The morning after this week's Republican debate in New Hampshire, five of the 10 lesser contenders found themselves on the same early morning flight from Manchester to Washington. Sleep-deprived and grumpy that they hadn't gotten their fair share of camera time, they wondered: if something happened to the plane, how would the media report the news? They settled on this formulation: Rudy Giuliani, John McCain and Mitt Romney campaigned in New Hampshire today, and by the way, five of the other candidates perished in an airliner.
Gallows humor aside, these second- and third-tier contenders have a point. How will they ever get known if the Big Three—soon to be Big Four, when Fred Thompson enters the race—crowd out everybody else? Former Arkansas governor Mike Huckabee, one of the also-rans, blames money, or lack thereof, for his difficulty in breaking through. An ordained Baptist minister, he embodies the social values of the Republican base, yet polls show almost half of religious conservatives support Giuliani, whose personal life and policy positions conflict with their core principles. If Giuliani were to win the nomination, it would transform the political landscape of a party that achieved electoral victory by bringing more evangelicals to the polls.
Whether the Republican Party is ready to steer itself out of the cul-de-sac of social issues is an open question. At an event in Washington Wednesday sponsored by the Pew Forum on Religion & Public Life, Huckabee good-naturedly complained that at the three Republican debates held so far, "All the God questions get tossed to me." He has acquitted himself well, eloquently defending his opposition to evolution while challenging the relevance of the question to the job he's seeking. "I'm not planning on writing the curriculum for an eighth-grade science book," he said in New Hampshire. To his dismay, there was not one question in the debate on education or even taxes, the cornerstone of the GOP—leaving the impression of a party disconnected from the issues most American families are concerned with.
There are millions of people that don't believe in the theory of evolution, and there are many more millions, myself included, who wouldn't want a creationist to become president. After the Bush years, voters should be wary of anybody with strongly held beliefs that could take precedence over facts and reality, whether it has to do with Iraq, global warming or, yes, evolution. Asked by a representative of the Baptist press if he believes he is a descendant of a primate, Huckabee said no, that he believes God created man in his image, and that "God is in the miracles business—he can do anything he wishes to do." Asked by a British reporter if he is aware how "scary" his many references to Christianity sound to people around the world, Huckabee said that when he was first elected governor in Arkansas, people worried he might replace the Capitol dome with a steeple and spend all his time trying to stop abortion and bring Bible reading into the public schools.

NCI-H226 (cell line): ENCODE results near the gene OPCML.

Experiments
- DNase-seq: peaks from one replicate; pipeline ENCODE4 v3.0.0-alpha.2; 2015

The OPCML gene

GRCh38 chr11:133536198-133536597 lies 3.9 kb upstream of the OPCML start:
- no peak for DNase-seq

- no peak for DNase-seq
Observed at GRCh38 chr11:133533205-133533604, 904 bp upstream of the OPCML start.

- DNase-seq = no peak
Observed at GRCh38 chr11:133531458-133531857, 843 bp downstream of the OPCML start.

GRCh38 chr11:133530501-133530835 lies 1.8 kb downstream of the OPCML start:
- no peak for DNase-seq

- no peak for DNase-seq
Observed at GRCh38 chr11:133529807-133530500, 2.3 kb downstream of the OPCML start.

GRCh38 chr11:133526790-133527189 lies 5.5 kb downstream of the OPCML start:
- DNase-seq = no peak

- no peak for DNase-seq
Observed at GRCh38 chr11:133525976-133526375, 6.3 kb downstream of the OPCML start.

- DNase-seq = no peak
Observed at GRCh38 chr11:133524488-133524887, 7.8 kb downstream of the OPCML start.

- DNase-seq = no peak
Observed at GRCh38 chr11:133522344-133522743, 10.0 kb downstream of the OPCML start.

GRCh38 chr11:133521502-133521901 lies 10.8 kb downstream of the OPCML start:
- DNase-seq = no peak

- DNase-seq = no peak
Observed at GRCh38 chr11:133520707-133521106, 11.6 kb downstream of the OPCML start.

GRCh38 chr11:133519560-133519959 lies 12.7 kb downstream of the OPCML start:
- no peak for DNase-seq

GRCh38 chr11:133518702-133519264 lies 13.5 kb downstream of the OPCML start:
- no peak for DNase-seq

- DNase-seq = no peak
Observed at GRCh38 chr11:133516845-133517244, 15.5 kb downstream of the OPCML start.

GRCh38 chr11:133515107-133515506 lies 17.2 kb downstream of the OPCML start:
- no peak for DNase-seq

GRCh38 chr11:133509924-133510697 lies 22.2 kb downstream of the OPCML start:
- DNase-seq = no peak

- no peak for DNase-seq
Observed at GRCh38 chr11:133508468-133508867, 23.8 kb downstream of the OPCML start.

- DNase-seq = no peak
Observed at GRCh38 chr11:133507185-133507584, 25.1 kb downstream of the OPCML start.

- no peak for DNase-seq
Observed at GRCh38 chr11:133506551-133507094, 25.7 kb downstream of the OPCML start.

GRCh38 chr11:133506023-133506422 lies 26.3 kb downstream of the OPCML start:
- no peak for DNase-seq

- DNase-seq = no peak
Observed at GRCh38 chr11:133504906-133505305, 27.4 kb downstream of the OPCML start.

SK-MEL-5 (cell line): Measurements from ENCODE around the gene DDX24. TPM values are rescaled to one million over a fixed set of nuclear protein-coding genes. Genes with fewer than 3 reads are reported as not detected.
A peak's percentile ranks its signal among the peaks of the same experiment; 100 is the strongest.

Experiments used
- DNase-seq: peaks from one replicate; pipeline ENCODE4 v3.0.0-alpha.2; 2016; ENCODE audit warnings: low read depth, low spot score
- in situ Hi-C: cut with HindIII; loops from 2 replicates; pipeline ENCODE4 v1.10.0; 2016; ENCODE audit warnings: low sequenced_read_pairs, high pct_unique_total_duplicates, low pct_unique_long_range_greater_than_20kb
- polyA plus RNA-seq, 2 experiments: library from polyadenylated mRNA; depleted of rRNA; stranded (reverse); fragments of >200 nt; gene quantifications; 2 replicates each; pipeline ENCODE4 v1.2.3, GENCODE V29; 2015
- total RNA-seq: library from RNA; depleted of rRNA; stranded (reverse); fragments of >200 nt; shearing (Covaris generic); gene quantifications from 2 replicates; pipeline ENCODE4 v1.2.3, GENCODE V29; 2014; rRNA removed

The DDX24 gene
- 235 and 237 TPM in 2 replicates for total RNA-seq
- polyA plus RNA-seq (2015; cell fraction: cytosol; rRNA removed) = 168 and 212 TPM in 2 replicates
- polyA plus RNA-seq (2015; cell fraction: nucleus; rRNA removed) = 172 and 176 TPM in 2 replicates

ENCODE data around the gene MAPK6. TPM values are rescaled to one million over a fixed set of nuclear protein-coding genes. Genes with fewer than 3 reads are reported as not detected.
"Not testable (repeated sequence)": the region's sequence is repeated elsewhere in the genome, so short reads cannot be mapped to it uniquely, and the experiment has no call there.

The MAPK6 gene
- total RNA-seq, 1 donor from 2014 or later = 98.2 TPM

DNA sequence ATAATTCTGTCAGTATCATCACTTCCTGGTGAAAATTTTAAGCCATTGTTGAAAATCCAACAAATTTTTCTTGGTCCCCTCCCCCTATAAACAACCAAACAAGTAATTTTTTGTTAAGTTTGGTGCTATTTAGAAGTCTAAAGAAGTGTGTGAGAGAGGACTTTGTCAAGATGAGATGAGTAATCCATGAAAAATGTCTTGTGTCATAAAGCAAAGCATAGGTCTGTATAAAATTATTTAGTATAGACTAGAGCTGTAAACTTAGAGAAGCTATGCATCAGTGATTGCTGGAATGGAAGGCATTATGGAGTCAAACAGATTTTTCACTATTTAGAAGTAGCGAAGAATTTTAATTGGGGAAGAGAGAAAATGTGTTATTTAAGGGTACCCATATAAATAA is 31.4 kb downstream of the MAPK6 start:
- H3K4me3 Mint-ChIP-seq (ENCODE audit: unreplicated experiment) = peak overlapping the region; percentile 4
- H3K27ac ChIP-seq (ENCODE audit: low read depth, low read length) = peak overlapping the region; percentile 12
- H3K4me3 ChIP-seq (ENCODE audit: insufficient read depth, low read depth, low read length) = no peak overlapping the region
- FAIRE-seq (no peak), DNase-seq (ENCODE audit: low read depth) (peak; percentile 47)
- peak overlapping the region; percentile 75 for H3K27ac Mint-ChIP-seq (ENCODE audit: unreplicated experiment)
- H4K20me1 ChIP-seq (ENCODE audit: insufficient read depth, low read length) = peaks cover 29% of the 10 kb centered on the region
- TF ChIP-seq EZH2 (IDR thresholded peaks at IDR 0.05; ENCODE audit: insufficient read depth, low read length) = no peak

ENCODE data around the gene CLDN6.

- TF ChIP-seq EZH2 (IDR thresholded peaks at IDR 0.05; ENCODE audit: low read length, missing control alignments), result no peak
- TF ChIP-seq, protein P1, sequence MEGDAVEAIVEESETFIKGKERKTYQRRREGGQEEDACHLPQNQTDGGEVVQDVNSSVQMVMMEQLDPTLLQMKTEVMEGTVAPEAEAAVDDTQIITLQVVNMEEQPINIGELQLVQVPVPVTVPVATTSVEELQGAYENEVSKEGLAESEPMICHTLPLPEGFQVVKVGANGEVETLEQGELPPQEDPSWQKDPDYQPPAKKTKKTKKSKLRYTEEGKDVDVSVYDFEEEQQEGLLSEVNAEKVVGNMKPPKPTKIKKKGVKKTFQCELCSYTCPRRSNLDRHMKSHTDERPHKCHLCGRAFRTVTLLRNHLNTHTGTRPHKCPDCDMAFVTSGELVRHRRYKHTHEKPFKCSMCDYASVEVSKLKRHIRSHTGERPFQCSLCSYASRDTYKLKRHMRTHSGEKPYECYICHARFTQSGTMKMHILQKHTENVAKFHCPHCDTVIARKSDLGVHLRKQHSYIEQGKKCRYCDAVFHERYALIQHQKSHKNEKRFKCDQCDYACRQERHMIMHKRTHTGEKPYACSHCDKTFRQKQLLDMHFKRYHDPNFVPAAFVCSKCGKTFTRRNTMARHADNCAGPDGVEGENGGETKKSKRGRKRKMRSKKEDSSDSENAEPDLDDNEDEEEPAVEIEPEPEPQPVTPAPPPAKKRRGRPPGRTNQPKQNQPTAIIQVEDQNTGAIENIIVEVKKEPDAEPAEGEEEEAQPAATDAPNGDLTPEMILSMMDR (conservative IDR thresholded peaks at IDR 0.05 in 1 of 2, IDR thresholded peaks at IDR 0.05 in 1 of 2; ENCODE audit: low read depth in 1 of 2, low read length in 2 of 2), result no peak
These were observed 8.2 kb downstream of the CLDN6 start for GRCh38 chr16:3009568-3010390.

In fact, he governed as a centrist and even raised taxes to pay for a children's health program. All the emphasis on his religious beliefs is obscuring what could be his real appeal to voters, not only evangelicals, but the broader population. Huckabee's problem could be that he comes across more as a pastor than a politician at a time when even Republican voters may be ready to look beyond faith-based leadership.
"I'm not as predictable a Republican as people like to think of Republicans," he says. He did not grow up a child of privilege. He is the first in his family to graduate high school, and he was in college, he says, before he discovered soap wasn't supposed to hurt when you took a shower. His fireman father worked as a mechanic on his days off, and the harsh Lava soap he used to remove grease contained ground pumice.
Before entering the presidential race, Huckabee shed over a hundred pounds, transforming himself from couch potato to marathon runner after being diagnosed with diabetes. Everybody across the political spectrum welcomes his evangelism on healthy living. Talking about weight issues might be a better ticket for him to gain traction in the coming months than touting his religious-right credentials. Huckabee argues that social conservatives are on the brink of becoming irrelevant in this election cycle unless they get back into the game. Maybe they are in the game, and they're changing the rules. It's been 30 years since Ronald Reagan ushered in the rise of the religious right, and the party may be ready to transform itself. Huckabee is unlikely to win the GOP nomination, but he is being talked about as a vice-presidential contender. He'd make a great guest on Oprah talking about his book, "Quit Digging Your Grave With A Knife And Fork."